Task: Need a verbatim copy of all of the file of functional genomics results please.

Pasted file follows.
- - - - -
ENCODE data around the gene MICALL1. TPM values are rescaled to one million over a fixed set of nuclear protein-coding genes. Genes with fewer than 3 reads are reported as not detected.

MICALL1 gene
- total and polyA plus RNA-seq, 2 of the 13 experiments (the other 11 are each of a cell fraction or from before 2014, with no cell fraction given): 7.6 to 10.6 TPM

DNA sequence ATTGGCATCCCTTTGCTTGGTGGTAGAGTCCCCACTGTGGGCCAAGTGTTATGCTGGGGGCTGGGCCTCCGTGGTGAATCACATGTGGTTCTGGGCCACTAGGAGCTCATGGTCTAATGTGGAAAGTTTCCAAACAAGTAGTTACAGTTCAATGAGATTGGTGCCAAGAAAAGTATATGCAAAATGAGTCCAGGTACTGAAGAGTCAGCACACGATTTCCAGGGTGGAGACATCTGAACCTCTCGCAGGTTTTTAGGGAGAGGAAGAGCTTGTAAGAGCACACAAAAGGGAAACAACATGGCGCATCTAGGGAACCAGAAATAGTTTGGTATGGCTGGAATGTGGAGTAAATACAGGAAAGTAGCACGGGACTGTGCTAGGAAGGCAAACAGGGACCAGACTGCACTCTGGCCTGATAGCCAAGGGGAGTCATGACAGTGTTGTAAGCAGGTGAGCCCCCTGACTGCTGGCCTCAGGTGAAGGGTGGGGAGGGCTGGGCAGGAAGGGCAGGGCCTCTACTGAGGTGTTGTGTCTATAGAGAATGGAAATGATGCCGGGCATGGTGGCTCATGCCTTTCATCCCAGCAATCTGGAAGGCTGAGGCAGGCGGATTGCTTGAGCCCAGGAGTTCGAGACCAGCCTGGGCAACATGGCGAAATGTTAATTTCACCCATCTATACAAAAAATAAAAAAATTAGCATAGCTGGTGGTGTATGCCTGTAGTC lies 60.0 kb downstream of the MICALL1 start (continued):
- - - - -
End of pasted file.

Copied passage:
ENCODE data around the gene MICALL1. TPM values are rescaled to one million over a fixed set of nuclear protein-coding genes. Genes with fewer than 3 reads are reported as not detected.

MICALL1 gene
- total and polyA plus RNA-seq, 2 of the 13 experiments (the other 11 are each of a cell fraction or from before 2014, with no cell fraction given): 7.6 to 10.6 TPM

DNA sequence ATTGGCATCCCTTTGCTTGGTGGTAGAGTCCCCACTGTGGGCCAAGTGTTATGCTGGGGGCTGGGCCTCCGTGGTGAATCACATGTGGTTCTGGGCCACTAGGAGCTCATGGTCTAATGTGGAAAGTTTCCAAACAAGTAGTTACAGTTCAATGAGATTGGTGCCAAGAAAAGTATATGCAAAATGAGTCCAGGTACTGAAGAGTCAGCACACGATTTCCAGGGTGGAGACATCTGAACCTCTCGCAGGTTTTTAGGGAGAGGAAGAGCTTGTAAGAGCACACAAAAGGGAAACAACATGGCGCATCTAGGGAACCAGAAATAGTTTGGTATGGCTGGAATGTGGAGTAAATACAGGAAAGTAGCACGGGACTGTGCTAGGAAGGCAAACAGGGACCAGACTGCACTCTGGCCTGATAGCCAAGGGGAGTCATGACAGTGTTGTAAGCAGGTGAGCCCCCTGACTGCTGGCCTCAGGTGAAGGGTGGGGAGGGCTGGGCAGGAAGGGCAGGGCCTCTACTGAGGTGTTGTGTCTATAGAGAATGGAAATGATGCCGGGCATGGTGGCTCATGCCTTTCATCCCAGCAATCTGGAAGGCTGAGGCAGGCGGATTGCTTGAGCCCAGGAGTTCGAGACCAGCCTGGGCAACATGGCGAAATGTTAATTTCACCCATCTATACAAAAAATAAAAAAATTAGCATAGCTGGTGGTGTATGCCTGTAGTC lies 60.0 kb downstream of the MICALL1 start (continued):